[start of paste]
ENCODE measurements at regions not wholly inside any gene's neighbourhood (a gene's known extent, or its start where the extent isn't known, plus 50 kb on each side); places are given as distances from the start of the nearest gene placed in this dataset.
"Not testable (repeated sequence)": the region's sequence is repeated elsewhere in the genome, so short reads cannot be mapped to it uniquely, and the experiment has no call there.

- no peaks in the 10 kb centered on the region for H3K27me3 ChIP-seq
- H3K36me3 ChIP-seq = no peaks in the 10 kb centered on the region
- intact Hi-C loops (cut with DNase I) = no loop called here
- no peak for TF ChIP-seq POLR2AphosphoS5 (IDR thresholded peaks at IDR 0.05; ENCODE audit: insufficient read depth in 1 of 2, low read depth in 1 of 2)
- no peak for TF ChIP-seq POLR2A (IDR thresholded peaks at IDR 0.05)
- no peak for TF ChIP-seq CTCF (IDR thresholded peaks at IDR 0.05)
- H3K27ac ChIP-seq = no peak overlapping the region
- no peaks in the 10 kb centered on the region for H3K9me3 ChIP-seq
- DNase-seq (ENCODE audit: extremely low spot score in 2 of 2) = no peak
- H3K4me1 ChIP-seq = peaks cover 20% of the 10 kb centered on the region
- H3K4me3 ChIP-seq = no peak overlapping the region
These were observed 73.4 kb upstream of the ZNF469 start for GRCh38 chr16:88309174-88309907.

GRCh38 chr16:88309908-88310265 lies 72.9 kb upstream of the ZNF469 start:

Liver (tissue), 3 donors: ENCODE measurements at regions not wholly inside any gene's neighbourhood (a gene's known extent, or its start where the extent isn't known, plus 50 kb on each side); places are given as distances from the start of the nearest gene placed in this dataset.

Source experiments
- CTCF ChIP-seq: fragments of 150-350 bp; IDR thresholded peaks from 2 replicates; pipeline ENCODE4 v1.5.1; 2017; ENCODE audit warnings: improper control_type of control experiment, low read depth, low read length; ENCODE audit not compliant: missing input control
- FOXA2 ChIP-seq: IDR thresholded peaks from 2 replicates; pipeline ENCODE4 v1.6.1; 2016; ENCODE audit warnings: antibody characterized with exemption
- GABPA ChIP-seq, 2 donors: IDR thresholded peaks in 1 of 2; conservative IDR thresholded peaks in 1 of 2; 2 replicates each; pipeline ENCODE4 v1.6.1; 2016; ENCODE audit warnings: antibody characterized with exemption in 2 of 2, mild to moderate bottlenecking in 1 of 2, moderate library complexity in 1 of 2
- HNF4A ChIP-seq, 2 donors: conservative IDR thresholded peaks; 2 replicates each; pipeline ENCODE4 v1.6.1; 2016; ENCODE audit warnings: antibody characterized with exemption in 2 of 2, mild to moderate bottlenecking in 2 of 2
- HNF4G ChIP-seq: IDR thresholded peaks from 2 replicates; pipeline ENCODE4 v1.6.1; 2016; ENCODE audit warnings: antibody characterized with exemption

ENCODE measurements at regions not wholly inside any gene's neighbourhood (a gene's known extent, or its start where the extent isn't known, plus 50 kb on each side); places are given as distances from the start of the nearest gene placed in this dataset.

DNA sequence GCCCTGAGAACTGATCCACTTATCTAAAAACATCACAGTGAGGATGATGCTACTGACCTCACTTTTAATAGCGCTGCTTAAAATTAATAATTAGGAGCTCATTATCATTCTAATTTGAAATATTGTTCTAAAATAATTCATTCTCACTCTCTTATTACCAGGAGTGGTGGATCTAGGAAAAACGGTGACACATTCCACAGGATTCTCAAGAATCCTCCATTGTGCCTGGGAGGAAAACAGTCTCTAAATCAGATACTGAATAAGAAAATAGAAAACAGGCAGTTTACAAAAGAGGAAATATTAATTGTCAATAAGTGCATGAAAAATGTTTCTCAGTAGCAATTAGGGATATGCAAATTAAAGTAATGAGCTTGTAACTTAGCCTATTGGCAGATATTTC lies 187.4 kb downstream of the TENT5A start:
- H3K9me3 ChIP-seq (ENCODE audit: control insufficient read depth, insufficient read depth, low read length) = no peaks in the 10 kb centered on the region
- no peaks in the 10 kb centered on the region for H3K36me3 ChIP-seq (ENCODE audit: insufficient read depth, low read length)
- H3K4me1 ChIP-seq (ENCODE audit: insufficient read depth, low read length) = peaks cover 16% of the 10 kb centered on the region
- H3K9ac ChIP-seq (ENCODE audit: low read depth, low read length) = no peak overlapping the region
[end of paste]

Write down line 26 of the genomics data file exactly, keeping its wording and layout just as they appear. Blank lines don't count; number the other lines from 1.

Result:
- no peaks in the 10 kb centered on the region for H3K36me3 ChIP-seq (ENCODE audit: insufficient read depth, low read length)